The standard therapy for hydrocephalus is a shunt system that drains excess cerebrospinal fluid (CSF) within the body. The operation of implanting a shunt system is generally neither dangerous nor difficult compared to other neurosurgical interventions.
The drainage systems (see below) consist of a valve to regulate the intracranial pressure and catheters (ventricular catheter and drainage catheter) through which the cerebral water is drained.
Shunts are usually implanted 1. ventriculo-peritoneal (VP) (from the head into the abdominal cavity) or 2. lumbo-peritoneal (LP) (from the spinal canal into the abdominal cavity). The most common method is the VP diversion.
For the implantation of such a shunt system, the neurosurgeon makes a few small incisions in order to be able to place the shunt system well to a large extent in the subcutaneous tissue - only the ventricular catheter has to be advanced into the ventricles and the end of the draining catheter has to be pushed into the corresponding body cavity (abdominal cavity or via one of the neck veins into the right atrium). To place the ventricular catheter in one of the lateral ventricles, the neurosurgeon drills a hole through the cranial bone.
The rest of the draining catheters as well as the valve are located directly under the skin tissue, with the valve being placed either on the skull bone in the region behind the ear, in the thoracic region or in the lumbar region.
If there is hydrocephalus, the intracranial pressure is increased regardless of body position - i.e. somewhere between a little too much and very much above 0 cmH2O. The cerebral ventricles (ventricles) expand and press on the surrounding brain tissue, which can lead to considerable problems. A drainage system is designed to divert the excess pressure from the ventricles to another body cavity, but it is also a connection between two body cavities that are not normally connected. In a simple tube system without a regulating valve, this would inevitably and completely naturally lead to undesirable physical, position-dependent side effects: A simple hose connection between two "vessels" filled with water (e.g. cerebral ventricle & abdomen) leads to the fact that the two "vessels" always try to balance each other. This means that the desired effect of 0 cmH2O can be achieved quite well when lying down. When standing, however, the natural laws of gravity cause the upper "vessel" (the cerebral ventricles) to empty and collapse (overdrainage), with dangerous consequences for the patient. A special requirement for a valve is therefore to be able to offer a different - much higher opening pressure when standing than when lying down.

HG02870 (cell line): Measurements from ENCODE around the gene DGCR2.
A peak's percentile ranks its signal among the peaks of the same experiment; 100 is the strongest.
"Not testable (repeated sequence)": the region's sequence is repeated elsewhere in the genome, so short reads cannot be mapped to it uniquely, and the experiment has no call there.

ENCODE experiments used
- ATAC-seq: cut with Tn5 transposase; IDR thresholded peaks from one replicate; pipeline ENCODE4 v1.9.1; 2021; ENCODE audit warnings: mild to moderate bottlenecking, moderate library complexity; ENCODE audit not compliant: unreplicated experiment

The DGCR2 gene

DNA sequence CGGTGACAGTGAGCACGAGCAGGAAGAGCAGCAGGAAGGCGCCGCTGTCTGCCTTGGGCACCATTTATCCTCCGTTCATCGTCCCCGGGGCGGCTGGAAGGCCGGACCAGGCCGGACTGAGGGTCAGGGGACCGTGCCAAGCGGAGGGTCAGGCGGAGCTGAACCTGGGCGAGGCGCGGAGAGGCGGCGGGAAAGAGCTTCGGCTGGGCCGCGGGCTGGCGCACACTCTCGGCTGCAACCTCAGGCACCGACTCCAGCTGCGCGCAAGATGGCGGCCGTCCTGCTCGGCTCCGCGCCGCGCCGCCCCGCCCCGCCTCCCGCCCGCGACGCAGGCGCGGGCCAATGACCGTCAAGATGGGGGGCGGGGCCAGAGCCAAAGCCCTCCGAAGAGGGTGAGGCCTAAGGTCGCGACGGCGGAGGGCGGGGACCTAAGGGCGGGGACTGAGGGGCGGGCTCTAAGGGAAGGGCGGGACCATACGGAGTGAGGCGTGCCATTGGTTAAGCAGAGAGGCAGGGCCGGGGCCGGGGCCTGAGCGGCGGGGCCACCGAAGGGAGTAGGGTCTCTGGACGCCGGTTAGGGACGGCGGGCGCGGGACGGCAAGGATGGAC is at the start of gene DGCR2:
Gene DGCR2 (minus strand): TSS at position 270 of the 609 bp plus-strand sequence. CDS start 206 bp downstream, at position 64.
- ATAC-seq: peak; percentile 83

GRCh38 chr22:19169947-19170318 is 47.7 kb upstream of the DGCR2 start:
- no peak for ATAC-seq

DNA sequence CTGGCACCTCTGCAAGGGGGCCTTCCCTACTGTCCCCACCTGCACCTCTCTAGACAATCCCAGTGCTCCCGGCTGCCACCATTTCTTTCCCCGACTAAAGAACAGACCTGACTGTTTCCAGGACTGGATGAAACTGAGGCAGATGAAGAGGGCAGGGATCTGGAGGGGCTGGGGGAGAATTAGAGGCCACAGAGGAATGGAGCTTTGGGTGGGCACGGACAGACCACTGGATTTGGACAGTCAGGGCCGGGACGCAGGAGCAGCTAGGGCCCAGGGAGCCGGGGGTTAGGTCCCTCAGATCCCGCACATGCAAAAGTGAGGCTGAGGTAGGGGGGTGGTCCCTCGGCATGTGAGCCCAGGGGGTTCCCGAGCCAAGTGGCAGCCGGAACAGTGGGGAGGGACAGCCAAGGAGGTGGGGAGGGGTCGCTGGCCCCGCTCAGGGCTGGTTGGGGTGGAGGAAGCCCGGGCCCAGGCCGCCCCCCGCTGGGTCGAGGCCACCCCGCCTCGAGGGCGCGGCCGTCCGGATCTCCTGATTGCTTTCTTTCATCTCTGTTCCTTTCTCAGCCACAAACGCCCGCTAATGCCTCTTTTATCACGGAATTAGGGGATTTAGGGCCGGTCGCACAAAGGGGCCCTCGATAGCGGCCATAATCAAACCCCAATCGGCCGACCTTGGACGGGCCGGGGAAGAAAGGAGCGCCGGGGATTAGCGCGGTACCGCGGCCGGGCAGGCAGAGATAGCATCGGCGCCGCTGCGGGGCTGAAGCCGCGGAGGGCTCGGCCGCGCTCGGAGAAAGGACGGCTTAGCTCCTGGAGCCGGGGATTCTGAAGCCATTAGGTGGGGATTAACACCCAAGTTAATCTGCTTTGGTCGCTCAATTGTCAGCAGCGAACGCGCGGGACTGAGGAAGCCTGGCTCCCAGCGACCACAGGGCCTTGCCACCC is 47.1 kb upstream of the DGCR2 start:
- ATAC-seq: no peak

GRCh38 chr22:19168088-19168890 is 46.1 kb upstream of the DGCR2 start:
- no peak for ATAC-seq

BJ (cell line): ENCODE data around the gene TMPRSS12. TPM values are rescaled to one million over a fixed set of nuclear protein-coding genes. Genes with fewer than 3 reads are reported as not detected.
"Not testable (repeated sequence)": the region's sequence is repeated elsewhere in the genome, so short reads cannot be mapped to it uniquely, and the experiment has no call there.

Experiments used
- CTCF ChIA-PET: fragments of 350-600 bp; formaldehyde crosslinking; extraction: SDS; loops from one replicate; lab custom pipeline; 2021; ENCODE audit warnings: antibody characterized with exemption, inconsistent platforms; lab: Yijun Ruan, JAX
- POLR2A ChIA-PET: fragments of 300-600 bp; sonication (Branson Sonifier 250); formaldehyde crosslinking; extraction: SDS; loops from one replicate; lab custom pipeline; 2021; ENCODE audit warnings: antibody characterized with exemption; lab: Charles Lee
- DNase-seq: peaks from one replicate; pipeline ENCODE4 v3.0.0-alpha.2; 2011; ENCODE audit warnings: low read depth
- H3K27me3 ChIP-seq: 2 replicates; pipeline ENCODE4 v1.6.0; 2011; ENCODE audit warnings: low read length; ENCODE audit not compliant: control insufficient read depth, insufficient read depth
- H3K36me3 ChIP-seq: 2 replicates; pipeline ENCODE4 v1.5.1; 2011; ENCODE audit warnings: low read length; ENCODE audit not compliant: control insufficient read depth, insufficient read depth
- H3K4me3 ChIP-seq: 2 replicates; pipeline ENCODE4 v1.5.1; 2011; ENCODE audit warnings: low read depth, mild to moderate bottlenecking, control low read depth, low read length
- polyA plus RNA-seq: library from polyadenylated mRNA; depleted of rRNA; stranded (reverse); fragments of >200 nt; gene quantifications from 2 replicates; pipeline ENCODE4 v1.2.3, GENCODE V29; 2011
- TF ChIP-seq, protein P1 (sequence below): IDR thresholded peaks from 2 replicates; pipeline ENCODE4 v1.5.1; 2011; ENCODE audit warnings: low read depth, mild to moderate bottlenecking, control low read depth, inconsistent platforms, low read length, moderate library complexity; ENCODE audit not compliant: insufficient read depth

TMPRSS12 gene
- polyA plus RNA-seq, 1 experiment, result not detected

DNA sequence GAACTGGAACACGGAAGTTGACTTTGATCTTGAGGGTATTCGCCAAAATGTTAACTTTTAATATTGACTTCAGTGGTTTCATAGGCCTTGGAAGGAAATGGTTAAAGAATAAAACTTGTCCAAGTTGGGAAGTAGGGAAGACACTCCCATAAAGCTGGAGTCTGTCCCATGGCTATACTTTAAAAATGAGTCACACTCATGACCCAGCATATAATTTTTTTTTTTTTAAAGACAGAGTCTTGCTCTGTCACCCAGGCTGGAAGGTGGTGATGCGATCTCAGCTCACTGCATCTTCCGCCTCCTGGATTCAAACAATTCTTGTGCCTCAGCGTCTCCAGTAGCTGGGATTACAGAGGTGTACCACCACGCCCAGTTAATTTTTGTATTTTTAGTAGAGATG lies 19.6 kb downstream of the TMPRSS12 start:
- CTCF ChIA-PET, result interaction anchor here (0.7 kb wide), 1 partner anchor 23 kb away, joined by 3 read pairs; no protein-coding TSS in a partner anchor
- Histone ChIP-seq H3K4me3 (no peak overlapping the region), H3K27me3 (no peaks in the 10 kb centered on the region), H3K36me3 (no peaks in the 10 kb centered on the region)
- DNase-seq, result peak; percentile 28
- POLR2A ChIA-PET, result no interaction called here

This is exactly where the philosophy of MIETHKE gravitational valves comes into play.
Patients who have been treated with valve systems normally recover from the procedure in only a few days and are not restricted in their daily life afterwards. The degree of restriction is usually more likely to be determined by the other underlying diseases that may also be the cause of hydrocephalus. Most importantly, follow the instructions of your doctor, who knows best what is best. In principle, as after every operation, you should take it easy and refrain from increased exertion (heavy physical work, sports) in the first few weeks after the operation. If severe headaches, dizzy spells, an unnatural gait or similar occur, a doctor should be consulted immediately. In addition, regular medical check-ups are recommended.
All MIETHKE valves are designed in such a way that they are insensitive to everyday magnetic fields of up to 3 Tesla. However, hits or pressure of any kind on the valve directly or the catheters of the shunt system should of course be avoided.